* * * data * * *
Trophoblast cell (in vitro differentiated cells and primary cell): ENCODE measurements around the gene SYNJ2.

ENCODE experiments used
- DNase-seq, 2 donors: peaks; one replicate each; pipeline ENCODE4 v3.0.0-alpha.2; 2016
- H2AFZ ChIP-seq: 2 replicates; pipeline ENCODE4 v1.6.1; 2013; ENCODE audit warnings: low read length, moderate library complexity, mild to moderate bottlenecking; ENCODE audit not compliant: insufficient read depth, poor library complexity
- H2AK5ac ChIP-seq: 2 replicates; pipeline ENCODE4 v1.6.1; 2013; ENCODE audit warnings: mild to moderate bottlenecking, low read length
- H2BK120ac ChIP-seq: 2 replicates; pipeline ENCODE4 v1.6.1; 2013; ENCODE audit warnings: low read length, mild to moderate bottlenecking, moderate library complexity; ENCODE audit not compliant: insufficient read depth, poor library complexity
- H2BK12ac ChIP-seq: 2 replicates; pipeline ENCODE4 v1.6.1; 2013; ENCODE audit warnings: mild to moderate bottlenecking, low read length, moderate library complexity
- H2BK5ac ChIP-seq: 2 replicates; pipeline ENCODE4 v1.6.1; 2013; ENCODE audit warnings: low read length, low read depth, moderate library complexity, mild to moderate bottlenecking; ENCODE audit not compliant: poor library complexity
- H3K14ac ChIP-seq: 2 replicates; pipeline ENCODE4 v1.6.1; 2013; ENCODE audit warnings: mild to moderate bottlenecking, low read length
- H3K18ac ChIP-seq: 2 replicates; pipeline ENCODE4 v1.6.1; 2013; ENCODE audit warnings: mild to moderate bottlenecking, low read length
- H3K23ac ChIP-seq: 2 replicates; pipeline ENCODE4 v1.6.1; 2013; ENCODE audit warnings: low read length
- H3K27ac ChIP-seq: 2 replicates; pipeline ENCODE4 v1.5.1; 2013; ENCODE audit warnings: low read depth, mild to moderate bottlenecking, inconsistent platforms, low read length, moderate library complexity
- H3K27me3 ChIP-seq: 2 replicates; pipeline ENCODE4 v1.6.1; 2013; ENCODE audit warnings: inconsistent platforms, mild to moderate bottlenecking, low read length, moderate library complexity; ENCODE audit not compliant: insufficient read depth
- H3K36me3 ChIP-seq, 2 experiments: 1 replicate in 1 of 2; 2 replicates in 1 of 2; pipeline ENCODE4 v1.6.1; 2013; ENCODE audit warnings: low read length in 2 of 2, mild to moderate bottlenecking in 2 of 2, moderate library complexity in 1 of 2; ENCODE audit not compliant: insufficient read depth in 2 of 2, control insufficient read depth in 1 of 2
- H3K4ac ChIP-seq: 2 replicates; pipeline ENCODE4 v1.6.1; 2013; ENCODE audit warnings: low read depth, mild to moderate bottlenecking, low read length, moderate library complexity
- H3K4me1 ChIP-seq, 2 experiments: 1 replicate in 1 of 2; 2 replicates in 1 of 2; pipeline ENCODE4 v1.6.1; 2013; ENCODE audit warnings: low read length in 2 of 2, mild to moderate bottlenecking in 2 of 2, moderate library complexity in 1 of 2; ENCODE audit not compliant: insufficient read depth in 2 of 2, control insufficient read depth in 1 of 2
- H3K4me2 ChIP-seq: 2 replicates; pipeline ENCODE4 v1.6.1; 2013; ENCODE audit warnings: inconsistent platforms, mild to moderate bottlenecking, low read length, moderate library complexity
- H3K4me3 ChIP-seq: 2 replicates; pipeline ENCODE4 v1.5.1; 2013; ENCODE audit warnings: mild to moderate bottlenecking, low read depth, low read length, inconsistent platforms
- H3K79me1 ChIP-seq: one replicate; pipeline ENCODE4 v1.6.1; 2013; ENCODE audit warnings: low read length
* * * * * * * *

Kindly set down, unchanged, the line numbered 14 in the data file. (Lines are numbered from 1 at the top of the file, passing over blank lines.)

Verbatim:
- H3K36me3 ChIP-seq, 2 experiments: 1 replicate in 1 of 2; 2 replicates in 1 of 2; pipeline ENCODE4 v1.6.1; 2013; ENCODE audit warnings: low read length in 2 of 2, mild to moderate bottlenecking in 2 of 2, moderate library complexity in 1 of 2; ENCODE audit not compliant: insufficient read depth in 2 of 2, control insufficient read depth in 1 of 2